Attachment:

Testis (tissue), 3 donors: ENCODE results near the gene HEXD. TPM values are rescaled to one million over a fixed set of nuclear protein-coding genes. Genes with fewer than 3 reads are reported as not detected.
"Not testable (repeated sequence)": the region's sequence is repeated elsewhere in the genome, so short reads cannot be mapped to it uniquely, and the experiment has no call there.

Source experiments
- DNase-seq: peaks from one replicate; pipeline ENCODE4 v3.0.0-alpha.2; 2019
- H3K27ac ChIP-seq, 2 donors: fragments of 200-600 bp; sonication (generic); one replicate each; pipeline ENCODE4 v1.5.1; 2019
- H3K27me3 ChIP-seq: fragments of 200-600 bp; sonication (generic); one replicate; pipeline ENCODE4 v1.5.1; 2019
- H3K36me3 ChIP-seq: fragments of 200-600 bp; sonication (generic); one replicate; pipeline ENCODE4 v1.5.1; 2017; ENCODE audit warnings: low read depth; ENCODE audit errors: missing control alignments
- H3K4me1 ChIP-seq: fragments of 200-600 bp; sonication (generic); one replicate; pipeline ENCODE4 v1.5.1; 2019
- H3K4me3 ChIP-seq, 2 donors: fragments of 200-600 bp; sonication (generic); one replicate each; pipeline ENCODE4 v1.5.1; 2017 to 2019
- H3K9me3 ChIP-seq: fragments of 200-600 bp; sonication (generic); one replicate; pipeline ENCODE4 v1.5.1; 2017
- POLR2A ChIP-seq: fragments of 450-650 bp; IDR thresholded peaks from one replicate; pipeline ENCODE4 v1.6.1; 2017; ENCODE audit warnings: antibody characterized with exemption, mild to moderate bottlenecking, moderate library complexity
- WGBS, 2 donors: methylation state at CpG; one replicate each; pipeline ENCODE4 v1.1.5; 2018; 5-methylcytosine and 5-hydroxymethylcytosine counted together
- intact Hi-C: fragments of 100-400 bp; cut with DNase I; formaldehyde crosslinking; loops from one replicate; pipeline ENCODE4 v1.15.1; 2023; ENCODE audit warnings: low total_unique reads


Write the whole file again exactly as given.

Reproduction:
Testis (tissue), 3 donors: ENCODE results near the gene HEXD. TPM values are rescaled to one million over a fixed set of nuclear protein-coding genes. Genes with fewer than 3 reads are reported as not detected.
"Not testable (repeated sequence)": the region's sequence is repeated elsewhere in the genome, so short reads cannot be mapped to it uniquely, and the experiment has no call there.

Source experiments
- DNase-seq: peaks from one replicate; pipeline ENCODE4 v3.0.0-alpha.2; 2019
- H3K27ac ChIP-seq, 2 donors: fragments of 200-600 bp; sonication (generic); one replicate each; pipeline ENCODE4 v1.5.1; 2019
- H3K27me3 ChIP-seq: fragments of 200-600 bp; sonication (generic); one replicate; pipeline ENCODE4 v1.5.1; 2019
- H3K36me3 ChIP-seq: fragments of 200-600 bp; sonication (generic); one replicate; pipeline ENCODE4 v1.5.1; 2017; ENCODE audit warnings: low read depth; ENCODE audit errors: missing control alignments
- H3K4me1 ChIP-seq: fragments of 200-600 bp; sonication (generic); one replicate; pipeline ENCODE4 v1.5.1; 2019
- H3K4me3 ChIP-seq, 2 donors: fragments of 200-600 bp; sonication (generic); one replicate each; pipeline ENCODE4 v1.5.1; 2017 to 2019
- H3K9me3 ChIP-seq: fragments of 200-600 bp; sonication (generic); one replicate; pipeline ENCODE4 v1.5.1; 2017
- POLR2A ChIP-seq: fragments of 450-650 bp; IDR thresholded peaks from one replicate; pipeline ENCODE4 v1.6.1; 2017; ENCODE audit warnings: antibody characterized with exemption, mild to moderate bottlenecking, moderate library complexity
- WGBS, 2 donors: methylation state at CpG; one replicate each; pipeline ENCODE4 v1.1.5; 2018; 5-methylcytosine and 5-hydroxymethylcytosine counted together
- intact Hi-C: fragments of 100-400 bp; cut with DNase I; formaldehyde crosslinking; loops from one replicate; pipeline ENCODE4 v1.15.1; 2023; ENCODE audit warnings: low total_unique reads